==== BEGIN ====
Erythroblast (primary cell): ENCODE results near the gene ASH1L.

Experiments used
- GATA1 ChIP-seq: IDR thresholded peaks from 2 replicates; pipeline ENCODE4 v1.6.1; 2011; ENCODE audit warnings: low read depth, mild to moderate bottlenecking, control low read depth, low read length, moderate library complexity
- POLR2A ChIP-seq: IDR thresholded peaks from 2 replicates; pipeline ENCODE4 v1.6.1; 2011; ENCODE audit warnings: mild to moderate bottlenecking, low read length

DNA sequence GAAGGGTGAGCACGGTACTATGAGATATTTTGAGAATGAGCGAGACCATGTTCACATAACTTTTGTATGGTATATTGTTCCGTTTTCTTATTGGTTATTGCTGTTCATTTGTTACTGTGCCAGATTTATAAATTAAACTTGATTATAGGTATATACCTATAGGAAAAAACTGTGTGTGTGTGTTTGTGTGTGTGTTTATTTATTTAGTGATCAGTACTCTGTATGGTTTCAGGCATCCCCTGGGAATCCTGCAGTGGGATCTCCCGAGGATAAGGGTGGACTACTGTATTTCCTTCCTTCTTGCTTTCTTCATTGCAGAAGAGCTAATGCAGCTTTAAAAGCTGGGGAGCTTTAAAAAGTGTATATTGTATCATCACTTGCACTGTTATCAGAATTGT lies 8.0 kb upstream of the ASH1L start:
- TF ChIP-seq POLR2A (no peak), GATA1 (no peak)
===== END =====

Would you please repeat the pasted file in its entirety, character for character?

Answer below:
Erythroblast (primary cell): ENCODE results near the gene ASH1L.

Experiments used
- GATA1 ChIP-seq: IDR thresholded peaks from 2 replicates; pipeline ENCODE4 v1.6.1; 2011; ENCODE audit warnings: low read depth, mild to moderate bottlenecking, control low read depth, low read length, moderate library complexity
- POLR2A ChIP-seq: IDR thresholded peaks from 2 replicates; pipeline ENCODE4 v1.6.1; 2011; ENCODE audit warnings: mild to moderate bottlenecking, low read length

DNA sequence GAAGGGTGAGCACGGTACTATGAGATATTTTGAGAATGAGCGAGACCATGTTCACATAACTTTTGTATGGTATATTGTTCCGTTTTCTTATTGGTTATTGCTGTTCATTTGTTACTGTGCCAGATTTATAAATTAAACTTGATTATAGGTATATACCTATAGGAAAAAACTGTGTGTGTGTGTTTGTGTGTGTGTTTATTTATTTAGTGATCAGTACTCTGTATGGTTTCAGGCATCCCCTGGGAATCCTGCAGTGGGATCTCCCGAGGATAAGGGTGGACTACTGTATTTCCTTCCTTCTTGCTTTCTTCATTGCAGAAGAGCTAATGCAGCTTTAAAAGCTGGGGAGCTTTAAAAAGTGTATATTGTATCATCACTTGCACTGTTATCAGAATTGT lies 8.0 kb upstream of the ASH1L start:
- TF ChIP-seq POLR2A (no peak), GATA1 (no peak)